|Impactor Diameter (meters)||Yield (megatons)||Interval (years)||Consequences|
|< 50||< 10||< 1||meteors in upper atmosphere most don't reach surface|
|75||10 - 100||1000||irons make craters like Meteor Crater; stones produce airbursts like Tunguska; land impacts destroy area size of city|
|160||100 - 1000||5000||irons,stones hit ground; comets produce airbursts; land impacts destroy area size of large urban area (New York, Tokyo)|
|350||1000 - 10,000||15,000||land impacts destroy area size of small state; ocean impact produces mild tsunamis|
|700||10,000 - 100,000||63,000||land impacts destroy area size of moderate state (Virginia) ocean impact makes big tsunamis|
|1700||100,000 - 1,000,000||250,000||land impact raises dust with global implication; destroys area size of large state (California, France)|
"It is well worth contemplating how we reached this moment of discovery. More than 4 billion years ago this piece of rock was formed as a part of the original crust of Mars. After billions of years it broke from the surface and began a 16 million year journey through space that would end here on Earth. It arrived in a meteor shower 13,000 years ago. And in 1984 an American scientist on an annual U.S. government mission to search for meteors on Antarctica picked it up and took it to be studied. Appropriately, it was the first rock to be picked up that year -- rock number 84001.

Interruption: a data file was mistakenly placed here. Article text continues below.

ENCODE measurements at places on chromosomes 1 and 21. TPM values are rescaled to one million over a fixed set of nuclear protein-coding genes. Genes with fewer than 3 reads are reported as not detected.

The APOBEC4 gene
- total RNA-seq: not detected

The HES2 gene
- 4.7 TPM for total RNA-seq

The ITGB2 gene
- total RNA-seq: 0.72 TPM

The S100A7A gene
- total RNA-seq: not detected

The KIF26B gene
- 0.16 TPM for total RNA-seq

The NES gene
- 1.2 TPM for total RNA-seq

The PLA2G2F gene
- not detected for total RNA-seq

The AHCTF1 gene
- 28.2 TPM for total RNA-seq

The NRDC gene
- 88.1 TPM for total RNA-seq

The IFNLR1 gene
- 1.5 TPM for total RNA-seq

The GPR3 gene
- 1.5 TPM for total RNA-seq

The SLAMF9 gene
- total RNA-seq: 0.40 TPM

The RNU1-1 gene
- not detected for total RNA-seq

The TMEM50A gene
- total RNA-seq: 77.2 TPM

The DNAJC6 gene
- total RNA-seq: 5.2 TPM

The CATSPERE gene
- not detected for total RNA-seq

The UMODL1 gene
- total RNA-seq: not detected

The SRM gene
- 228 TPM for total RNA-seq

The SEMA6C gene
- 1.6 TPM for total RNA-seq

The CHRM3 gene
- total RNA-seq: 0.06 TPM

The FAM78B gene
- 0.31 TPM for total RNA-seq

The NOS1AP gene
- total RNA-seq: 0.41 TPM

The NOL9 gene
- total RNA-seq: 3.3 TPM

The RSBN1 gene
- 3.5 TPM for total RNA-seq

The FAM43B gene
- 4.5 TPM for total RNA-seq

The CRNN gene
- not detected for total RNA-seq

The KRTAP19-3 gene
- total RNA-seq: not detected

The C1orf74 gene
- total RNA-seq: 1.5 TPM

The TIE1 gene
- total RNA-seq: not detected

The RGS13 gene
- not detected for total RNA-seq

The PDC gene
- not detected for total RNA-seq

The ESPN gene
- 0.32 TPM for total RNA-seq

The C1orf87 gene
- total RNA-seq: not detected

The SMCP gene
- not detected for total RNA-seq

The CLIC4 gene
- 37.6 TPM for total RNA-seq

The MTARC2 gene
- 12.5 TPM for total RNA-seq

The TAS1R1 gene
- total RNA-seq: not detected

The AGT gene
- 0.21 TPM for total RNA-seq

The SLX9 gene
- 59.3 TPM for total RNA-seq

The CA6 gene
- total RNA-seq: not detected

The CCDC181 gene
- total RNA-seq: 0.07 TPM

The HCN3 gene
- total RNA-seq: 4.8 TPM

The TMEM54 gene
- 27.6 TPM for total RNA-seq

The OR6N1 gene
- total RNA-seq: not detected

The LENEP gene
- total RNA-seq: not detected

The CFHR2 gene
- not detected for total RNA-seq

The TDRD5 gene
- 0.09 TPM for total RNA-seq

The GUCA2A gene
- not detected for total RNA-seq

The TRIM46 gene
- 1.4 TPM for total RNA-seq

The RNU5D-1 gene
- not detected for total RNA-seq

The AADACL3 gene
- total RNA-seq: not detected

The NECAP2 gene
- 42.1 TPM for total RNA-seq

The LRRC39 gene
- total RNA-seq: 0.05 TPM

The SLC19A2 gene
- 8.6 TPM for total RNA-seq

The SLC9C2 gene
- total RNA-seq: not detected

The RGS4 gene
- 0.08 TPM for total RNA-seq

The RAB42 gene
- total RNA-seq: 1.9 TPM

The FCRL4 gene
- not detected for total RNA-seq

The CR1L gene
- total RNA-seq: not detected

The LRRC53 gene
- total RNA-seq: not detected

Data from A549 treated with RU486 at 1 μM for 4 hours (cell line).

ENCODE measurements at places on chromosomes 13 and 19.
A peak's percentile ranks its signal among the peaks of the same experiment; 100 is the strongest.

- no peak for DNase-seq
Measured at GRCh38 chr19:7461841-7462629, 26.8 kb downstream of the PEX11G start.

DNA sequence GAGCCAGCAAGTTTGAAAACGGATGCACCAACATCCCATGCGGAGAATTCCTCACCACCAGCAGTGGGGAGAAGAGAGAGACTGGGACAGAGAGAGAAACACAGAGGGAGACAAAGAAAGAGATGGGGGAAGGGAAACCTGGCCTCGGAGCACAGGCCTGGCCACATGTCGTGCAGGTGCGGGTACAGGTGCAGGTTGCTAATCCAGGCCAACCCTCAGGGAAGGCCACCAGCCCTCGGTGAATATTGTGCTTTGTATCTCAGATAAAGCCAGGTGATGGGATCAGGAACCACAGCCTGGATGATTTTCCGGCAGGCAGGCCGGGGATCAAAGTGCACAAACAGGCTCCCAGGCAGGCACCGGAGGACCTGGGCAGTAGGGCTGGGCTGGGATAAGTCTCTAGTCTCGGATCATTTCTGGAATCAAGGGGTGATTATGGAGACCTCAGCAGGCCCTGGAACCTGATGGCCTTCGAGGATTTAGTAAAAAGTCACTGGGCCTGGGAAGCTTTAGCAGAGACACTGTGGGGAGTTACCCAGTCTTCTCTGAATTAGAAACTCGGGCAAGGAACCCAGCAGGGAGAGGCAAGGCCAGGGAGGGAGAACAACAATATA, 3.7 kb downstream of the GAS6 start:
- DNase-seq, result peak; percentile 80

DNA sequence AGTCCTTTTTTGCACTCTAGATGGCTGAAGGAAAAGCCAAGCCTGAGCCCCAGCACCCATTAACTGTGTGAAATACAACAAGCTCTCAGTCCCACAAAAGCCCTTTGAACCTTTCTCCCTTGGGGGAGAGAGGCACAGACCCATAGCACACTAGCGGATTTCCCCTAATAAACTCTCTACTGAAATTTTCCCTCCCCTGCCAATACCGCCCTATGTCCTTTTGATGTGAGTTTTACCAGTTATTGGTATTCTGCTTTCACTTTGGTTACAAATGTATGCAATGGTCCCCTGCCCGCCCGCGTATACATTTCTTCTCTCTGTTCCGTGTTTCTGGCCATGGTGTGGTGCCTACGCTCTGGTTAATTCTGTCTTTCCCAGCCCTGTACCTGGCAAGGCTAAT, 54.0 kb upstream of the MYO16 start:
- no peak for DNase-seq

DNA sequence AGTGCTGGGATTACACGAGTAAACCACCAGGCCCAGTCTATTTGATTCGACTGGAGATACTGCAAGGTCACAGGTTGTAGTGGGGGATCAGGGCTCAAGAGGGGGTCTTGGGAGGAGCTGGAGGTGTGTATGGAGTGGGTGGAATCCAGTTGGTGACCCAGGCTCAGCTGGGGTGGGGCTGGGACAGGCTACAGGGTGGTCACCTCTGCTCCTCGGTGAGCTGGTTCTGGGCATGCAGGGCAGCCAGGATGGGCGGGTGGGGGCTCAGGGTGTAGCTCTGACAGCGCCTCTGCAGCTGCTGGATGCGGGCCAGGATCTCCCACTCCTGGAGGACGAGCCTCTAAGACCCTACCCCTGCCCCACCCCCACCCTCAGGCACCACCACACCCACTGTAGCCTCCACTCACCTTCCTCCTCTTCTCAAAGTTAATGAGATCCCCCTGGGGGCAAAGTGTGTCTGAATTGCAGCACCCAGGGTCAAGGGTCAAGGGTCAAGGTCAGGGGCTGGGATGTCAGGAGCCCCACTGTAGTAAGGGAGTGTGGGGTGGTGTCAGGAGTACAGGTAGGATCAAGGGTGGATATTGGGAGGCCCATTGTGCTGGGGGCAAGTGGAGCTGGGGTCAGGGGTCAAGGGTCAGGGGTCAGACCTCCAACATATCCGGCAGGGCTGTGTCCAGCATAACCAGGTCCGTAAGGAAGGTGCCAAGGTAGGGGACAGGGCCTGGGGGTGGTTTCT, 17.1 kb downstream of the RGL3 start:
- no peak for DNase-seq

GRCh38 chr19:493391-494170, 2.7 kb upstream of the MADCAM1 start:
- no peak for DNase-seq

Today, rock 84001 speaks to us across all those billions of years and millions of miles. It speaks of the possibility of life. If this discovery is confirmed, it will surely be one of the most stunning insights into our universe that science has ever uncovered. Its implications are as far-reaching and awe-inspiring as can be imagined. Even as it promises answers to some of our oldest questions, it poses still others even more fundamental.
We will continue to listen closely to what it has to say as we continue the search for answers and for knowledge that is as old as humanity itself but essential to our people's future."
... Small Bodies
Bill Arnett; mise à jour: 5 Février1997